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Post-fire Recovery in the Understory: Woody Fuels Management and Restoration in Oak Forests at Pepperwood

Michelle Halbur, Pepperwood Preserve

Tosha Comendant, Pepperwood Preserve; Michael Gillogly, Pepperwood Preserve; Devyn Friedfel, Pepperwood Preserve; Ryan Ferrell, Pepperwood Preserve; Makayla Freed, Pepperwood Preserve; Morgan Gray, Pepperwood Preserve; Sonja Barringer, Pepperwood Preserve; Steven Hammerich, Pepperwood Preserve; Lisa Micheli, Pepperwood Preserve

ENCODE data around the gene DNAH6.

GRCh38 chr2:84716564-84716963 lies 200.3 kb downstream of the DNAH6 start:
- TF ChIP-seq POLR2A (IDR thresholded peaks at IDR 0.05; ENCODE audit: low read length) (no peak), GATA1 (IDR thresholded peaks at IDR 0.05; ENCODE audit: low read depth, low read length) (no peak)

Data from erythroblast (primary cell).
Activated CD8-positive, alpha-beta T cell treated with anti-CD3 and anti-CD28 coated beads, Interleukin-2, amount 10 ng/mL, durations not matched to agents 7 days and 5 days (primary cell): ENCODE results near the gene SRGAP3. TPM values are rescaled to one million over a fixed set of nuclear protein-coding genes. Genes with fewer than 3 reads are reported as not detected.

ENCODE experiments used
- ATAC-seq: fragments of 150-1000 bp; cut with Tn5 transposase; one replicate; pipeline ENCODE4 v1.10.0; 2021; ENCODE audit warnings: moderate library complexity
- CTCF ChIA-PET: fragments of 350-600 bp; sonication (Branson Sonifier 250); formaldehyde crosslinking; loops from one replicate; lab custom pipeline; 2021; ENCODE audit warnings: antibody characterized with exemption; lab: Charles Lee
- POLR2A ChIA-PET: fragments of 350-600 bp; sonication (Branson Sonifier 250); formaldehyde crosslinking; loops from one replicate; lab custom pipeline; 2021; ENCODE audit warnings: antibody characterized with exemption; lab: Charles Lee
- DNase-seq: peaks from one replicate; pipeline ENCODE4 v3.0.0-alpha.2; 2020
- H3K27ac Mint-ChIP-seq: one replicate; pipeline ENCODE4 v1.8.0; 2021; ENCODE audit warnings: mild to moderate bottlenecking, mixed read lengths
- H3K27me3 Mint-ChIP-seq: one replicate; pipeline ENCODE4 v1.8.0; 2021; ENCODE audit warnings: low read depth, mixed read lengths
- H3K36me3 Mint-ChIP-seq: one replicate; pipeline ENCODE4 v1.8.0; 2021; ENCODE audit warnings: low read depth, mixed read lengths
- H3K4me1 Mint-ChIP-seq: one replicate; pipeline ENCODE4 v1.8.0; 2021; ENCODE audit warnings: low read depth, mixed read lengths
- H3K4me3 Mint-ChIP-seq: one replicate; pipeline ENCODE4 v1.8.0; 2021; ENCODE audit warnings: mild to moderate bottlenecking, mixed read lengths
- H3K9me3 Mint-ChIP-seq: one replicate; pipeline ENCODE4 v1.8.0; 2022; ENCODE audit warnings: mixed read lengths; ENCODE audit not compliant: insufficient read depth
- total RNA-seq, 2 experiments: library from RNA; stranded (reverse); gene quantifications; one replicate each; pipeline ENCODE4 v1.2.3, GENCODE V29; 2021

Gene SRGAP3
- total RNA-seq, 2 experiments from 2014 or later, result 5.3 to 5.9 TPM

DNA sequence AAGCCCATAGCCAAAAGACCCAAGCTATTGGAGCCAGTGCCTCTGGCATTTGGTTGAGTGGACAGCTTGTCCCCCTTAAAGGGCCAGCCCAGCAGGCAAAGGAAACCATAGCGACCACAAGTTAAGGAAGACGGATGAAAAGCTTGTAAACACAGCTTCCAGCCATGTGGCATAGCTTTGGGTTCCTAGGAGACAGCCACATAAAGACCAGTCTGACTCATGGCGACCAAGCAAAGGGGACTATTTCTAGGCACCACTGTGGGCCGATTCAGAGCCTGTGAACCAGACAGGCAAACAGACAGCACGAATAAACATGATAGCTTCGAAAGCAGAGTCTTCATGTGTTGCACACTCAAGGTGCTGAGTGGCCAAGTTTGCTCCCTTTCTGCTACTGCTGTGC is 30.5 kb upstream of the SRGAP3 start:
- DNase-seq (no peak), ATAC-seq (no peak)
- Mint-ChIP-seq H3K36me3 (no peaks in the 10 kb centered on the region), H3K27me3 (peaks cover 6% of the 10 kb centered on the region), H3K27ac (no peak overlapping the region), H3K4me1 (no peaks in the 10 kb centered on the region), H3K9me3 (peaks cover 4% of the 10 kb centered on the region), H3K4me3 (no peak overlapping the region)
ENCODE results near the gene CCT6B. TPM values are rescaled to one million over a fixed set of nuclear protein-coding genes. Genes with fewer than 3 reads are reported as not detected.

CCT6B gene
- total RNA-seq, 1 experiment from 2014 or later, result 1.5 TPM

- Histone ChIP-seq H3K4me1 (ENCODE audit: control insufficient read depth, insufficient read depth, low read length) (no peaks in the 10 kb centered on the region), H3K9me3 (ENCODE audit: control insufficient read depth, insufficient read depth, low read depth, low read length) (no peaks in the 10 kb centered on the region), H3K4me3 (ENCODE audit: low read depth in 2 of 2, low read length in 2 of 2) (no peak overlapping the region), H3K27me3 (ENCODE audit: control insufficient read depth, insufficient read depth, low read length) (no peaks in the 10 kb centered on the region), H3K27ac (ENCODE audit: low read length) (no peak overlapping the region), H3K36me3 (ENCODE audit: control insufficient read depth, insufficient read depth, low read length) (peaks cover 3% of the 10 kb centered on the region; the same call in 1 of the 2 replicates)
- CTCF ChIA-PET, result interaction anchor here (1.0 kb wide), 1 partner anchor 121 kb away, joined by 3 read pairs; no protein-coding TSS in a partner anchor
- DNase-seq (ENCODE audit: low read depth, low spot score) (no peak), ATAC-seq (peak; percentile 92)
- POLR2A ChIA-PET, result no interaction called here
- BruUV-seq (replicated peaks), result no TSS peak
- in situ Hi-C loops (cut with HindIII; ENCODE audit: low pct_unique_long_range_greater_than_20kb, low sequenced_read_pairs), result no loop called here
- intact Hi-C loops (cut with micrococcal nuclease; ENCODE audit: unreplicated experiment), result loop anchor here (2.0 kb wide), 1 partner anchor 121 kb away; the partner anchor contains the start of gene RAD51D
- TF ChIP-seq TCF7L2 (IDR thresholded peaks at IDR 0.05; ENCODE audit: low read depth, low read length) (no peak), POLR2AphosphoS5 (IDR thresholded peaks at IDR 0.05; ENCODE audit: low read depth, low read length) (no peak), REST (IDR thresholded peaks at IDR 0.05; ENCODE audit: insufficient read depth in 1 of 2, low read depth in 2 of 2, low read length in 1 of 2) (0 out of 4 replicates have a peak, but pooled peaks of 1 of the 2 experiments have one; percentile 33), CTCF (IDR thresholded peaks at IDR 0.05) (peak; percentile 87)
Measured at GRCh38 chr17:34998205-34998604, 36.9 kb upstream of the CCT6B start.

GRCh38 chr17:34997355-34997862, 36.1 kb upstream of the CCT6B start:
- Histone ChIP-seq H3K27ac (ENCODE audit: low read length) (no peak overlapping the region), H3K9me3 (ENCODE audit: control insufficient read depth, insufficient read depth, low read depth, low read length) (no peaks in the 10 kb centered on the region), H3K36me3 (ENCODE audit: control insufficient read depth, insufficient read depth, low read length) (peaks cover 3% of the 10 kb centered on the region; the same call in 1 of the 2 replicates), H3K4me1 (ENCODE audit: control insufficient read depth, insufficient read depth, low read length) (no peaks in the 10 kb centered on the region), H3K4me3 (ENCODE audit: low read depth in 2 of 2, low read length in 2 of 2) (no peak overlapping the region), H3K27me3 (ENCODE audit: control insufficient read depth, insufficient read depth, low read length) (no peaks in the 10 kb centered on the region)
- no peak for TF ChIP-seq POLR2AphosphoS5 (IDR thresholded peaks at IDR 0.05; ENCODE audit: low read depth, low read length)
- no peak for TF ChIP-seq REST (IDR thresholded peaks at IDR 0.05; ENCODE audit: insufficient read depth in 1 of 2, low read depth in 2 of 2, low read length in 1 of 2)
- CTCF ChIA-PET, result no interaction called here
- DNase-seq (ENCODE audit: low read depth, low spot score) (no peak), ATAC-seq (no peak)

Following severe wildfire, land managers are often faced with forest conditions that require intensive management in the understory, such as controlling plant invasions or addressing the perpetuation of woody fuel loads in the forest understory from falling trees and limbs. Here we present our monitoring data and observations at Pepperwood Preserve, a 3,200-acre nature preserve in Sonoma County, that was burned in October 2017 and 2019 by the Tubbs and Kincade Fires. In areas managed for Douglas-fir incursion, we documented significant reductions in surface fuel loads (i.e., slash) after the Tubbs Fire, except for 1000-hour fuels that were maintained, and in some cases increased, from continuously dying and falling trees. Fine fuel loads rebounded within two years following fire, mostly due to increased herbaceous and invasive weed biomass. To deal with tree mortality in the canopy and the accumulation of understory slash, Pepperwood thinned oak forest areas and conducted pile burns in winter and spring 2020, resulting in localized areas of high burn intensity. We are restoring these pile burn areas to prevent additional invasive weed establishment and to encourage the forest understory to recover to a perennial grass-dominated system.